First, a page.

Beans and pulses in your diet
Pulses include beans, lentils and peas. They’re a cheap, low-fat source of protein, fibre, vitamins and minerals, and count towards your recommended 5 daily portions of fruit and vegetables.
A pulse is an edible seed that grows in a pod. Pulses include all beans, peas and lentils, such as:
- baked beans
- red, green, yellow and brown lentils
- chickpeas (chana or garbanzo beans)
- garden peas
- black-eyed peas
- runner beans
- broad beans (fava beans)
- kidney beans, butter beans (Lima beans), haricots, cannellini beans, flageolet beans, pinto beans and borlotti beans
Why eat pulses?
Pulses are a great source of protein. This means they can be particularly important for people who don’t get protein by eating meat, fish or dairy products.
Pulses can also be a healthy choice for meat-eaters. You can add pulses to soups, casseroles and meat sauces to add extra texture and flavour. This means you can use less meat, which makes the dish lower in fat and cheaper.
Pulses are a good source of iron.
Pulses are also a starchy food and add fibre to your meal. Eating a diet high in fibre is associated with a reduced risk of heart disease and type 2 diabetes.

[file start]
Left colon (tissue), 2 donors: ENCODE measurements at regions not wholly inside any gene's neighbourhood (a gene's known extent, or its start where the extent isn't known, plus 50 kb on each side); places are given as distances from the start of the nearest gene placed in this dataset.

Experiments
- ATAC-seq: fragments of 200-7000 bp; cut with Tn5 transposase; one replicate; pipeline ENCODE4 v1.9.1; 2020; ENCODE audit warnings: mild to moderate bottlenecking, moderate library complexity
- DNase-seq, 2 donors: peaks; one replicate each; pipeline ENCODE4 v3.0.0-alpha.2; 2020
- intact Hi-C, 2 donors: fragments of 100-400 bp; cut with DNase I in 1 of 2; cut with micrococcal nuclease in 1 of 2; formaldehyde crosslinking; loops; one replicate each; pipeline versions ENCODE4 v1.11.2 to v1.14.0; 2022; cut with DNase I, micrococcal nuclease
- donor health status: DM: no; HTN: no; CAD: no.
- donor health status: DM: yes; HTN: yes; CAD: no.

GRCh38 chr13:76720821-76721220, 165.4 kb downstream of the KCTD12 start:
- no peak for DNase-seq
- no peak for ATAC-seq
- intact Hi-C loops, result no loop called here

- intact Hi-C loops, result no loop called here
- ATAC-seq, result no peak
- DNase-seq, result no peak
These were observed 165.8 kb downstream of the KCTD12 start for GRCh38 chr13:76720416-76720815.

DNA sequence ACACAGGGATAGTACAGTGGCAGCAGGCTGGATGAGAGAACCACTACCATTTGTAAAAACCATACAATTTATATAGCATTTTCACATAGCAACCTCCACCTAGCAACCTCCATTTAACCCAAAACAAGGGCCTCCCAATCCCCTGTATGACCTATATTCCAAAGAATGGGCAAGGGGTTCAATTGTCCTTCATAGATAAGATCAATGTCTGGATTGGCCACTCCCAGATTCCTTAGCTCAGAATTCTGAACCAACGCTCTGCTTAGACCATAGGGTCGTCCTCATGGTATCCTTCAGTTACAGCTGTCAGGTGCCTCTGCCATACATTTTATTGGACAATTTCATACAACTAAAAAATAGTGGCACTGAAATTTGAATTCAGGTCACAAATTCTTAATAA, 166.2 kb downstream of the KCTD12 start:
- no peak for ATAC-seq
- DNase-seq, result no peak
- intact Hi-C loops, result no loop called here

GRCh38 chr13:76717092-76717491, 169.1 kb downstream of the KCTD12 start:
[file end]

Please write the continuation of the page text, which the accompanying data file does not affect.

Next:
Pulses are often bought in tins. If you buy tinned pulses, check the label and try to choose ones that have no added salt or sugar.
Pulses and 5 A Day
It’s recommended we get at least 5 daily portions of a variety of fruit and vegetables, and pulses count towards your 5 A Day. One portion is 80g, which is equivalent to around 3 heaped tablespoons of cooked pulses. But if you eat more than 3 heaped tablespoons of beans and pulses in a day, this still only counts as 1 portion of your 5 A Day. This is because while pulses contain fibre, they don’t give the same mixture of vitamins, minerals and other nutrients as fruit and vegetables. This excludes green beans, such as broad beans and runner beans, which are counted as a vegetable and not a bean or pulse for 5 A Day.
Don’t let flatulence put you off pulses
Baked beans are renowned for their effect on the bowels. This is because beans contain undigestible carbohydrates. Soaking and rinsing dry beans before cooking, as well as rinsing canned beans in water, can help to reduce these hard to digest carbohydrates. You shouldn’t let a bit of wind put you off eating pulses. People react differently to certain foods and may find that symptoms subside, especially if you increase your intake gradually.
Information on this page came from the NHS website.